Three classes of motorcycles — single cylinder, twin cylinders with two-speed rear ends and bikes with three-speed transmissions — set out, racing to navigate the roads to each day’s checkpoint before 5 p.m. Taking only the “back roads” across the whole country, Currier and the rest of the crew averaged around six hours of riding per day beginning at 7:30 a.m.

In true-to-history fashion, modern navigation systems like a GPS device were not allowed. Instead, riders were given maps each morning 30 minutes before they set out with directions consisting instructions like “drive north 3.2 miles, turn left at the blue house and head west.”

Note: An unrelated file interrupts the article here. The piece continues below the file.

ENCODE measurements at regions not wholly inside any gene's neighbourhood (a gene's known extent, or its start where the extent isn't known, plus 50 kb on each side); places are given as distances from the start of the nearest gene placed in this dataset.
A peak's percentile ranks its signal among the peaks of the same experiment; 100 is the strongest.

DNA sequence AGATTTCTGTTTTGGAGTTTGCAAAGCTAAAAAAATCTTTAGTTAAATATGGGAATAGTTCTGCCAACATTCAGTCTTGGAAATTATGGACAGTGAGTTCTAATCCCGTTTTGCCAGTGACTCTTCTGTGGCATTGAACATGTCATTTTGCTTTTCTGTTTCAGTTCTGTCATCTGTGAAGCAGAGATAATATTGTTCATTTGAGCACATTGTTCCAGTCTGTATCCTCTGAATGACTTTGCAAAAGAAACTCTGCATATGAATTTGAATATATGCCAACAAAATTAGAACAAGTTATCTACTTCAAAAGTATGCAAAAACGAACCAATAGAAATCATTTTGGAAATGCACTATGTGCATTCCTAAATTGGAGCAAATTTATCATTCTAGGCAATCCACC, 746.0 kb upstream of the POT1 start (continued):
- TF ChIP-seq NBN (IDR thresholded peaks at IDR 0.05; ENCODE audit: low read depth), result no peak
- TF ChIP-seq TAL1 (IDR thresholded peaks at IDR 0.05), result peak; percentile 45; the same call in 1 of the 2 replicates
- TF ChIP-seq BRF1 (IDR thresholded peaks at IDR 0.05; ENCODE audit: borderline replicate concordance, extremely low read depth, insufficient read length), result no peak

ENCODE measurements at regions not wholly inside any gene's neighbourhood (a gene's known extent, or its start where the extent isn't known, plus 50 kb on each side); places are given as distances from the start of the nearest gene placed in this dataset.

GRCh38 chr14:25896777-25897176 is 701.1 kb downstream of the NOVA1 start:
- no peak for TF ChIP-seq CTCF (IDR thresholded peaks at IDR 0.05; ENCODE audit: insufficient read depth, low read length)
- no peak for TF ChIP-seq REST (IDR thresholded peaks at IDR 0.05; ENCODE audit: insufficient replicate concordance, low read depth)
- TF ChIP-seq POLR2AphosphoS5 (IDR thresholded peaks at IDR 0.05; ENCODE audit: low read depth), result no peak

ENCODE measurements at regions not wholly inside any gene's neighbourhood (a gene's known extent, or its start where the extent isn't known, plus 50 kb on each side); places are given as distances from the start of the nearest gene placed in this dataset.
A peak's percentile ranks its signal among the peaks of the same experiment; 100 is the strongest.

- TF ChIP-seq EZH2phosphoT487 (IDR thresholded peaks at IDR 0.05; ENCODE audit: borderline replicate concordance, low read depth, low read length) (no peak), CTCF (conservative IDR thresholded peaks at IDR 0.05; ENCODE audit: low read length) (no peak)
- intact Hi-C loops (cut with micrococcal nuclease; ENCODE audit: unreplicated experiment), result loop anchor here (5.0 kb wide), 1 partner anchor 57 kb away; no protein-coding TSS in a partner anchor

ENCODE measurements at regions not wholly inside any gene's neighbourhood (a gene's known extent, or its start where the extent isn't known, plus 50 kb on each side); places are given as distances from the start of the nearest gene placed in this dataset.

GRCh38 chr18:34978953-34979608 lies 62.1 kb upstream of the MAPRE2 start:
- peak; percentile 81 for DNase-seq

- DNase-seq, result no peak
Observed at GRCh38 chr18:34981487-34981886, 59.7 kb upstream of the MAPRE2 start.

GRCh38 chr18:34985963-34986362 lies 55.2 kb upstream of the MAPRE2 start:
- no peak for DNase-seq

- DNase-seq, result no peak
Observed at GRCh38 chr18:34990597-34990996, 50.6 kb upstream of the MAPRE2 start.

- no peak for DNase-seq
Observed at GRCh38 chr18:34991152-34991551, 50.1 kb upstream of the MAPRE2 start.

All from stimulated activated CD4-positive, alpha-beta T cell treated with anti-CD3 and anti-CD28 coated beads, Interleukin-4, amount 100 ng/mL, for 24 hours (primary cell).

Currier said it was a voyage to remember.

“It was incredible,” Currier said. “It was a fantastic trip kind of re-enacting what the old-time people did when they had the opportunity to go across the U.S. What was really kind of special was I had my birthday (during the trip). Going over the mountain in Kalispell, Montana, that’s when I turned 65. It was kind of a monumental trip in many ways for me.”

Lifelong passion
There are few requirements about which motorcycles qualify for this cross-country road trip, but there are standards that must be met. For the 2018 run, all motorcycles had to be manufactured in 1928 or earlier, and must still appear original in nature.

While period-correct modifications were accepted, no modern replica bikes could be entered.

Electrical charging systems, auxiliary fuel tanks and modern wheels were OK, though GPS systems were specifically banned.